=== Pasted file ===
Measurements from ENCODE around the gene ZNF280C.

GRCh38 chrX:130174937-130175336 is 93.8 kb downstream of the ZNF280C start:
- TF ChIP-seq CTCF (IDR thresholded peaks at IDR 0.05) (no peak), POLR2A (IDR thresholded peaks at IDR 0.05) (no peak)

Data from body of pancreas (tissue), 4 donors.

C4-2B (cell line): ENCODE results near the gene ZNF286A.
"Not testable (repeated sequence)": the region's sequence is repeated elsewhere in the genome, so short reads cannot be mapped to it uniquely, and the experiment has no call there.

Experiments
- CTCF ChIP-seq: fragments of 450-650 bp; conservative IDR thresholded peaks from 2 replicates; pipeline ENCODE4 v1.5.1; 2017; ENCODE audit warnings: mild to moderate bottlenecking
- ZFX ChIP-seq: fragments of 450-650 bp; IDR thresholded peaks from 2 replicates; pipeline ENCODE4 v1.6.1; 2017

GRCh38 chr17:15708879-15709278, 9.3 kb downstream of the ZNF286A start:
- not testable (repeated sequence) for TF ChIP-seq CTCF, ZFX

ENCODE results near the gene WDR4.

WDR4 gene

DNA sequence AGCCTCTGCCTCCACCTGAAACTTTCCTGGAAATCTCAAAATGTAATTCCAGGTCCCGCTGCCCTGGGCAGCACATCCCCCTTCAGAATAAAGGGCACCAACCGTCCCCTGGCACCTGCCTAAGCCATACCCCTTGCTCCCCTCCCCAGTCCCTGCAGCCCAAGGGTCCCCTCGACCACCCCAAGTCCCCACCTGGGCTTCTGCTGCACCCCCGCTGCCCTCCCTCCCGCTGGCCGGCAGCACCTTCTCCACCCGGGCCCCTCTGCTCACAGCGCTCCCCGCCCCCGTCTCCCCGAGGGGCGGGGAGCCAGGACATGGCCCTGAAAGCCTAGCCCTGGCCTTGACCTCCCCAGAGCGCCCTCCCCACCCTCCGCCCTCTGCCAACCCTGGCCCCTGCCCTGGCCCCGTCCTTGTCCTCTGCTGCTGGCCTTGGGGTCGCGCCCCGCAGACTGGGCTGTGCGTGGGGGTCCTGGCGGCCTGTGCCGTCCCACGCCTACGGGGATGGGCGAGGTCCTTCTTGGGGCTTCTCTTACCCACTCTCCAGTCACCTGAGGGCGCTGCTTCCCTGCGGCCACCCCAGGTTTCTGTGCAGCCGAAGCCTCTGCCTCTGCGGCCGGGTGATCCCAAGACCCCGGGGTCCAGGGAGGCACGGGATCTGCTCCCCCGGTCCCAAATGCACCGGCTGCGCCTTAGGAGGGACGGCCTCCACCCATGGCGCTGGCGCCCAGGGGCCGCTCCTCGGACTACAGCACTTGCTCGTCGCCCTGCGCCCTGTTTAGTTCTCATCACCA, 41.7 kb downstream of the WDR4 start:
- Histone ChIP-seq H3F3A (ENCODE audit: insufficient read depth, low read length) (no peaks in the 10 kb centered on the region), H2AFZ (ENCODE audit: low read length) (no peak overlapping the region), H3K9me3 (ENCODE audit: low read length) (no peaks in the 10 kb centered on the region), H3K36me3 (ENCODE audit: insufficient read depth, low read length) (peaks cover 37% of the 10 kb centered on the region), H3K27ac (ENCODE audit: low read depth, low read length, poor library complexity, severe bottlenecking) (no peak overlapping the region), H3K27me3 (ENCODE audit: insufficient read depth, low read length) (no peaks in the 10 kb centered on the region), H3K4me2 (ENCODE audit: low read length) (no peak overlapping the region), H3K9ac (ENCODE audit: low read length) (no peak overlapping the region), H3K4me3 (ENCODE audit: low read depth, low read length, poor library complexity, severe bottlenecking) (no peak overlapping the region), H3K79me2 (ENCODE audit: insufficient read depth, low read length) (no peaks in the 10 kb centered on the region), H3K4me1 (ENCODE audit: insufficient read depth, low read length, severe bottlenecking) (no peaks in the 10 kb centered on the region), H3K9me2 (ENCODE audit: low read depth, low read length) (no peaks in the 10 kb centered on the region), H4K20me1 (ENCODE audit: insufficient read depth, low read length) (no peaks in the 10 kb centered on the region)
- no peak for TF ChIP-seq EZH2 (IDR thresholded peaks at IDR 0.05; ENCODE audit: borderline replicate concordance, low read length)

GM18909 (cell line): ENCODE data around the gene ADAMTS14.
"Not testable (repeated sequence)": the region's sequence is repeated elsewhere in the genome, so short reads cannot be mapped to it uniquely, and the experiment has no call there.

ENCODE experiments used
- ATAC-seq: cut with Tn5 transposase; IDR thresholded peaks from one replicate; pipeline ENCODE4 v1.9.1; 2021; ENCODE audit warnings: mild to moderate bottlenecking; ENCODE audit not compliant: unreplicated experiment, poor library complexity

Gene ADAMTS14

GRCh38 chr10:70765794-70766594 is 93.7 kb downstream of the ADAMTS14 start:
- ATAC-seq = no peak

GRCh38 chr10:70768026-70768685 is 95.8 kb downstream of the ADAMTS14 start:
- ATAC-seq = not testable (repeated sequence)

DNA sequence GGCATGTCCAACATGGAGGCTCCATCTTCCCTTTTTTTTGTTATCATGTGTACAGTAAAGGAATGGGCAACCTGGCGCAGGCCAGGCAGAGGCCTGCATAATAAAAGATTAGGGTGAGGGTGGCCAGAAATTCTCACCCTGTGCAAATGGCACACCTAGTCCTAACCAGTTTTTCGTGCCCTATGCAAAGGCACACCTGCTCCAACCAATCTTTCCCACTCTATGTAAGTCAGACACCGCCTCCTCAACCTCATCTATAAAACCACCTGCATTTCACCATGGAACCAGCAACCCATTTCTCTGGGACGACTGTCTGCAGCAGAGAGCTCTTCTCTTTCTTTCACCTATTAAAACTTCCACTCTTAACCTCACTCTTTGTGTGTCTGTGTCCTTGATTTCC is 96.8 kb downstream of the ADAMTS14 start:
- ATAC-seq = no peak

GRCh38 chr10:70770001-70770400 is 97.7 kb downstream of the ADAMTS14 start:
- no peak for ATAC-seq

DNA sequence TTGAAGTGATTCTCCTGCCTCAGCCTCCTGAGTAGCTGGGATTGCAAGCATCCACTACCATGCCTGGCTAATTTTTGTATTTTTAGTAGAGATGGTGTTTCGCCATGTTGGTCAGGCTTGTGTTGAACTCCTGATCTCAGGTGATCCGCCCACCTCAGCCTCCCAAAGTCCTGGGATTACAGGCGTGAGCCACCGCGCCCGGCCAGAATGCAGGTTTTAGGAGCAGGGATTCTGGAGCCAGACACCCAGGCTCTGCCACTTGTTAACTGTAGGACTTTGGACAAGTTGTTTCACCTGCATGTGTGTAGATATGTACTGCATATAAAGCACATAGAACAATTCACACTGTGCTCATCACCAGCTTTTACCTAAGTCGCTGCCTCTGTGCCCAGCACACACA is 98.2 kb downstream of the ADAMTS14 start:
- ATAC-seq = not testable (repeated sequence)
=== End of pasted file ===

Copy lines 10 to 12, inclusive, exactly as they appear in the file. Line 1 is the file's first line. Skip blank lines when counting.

GRCh38 chr17:15708879-15709278, 9.3 kb downstream of the ZNF286A start:
- not testable (repeated sequence) for TF ChIP-seq CTCF, ZFX

ENCODE results near the gene WDR4.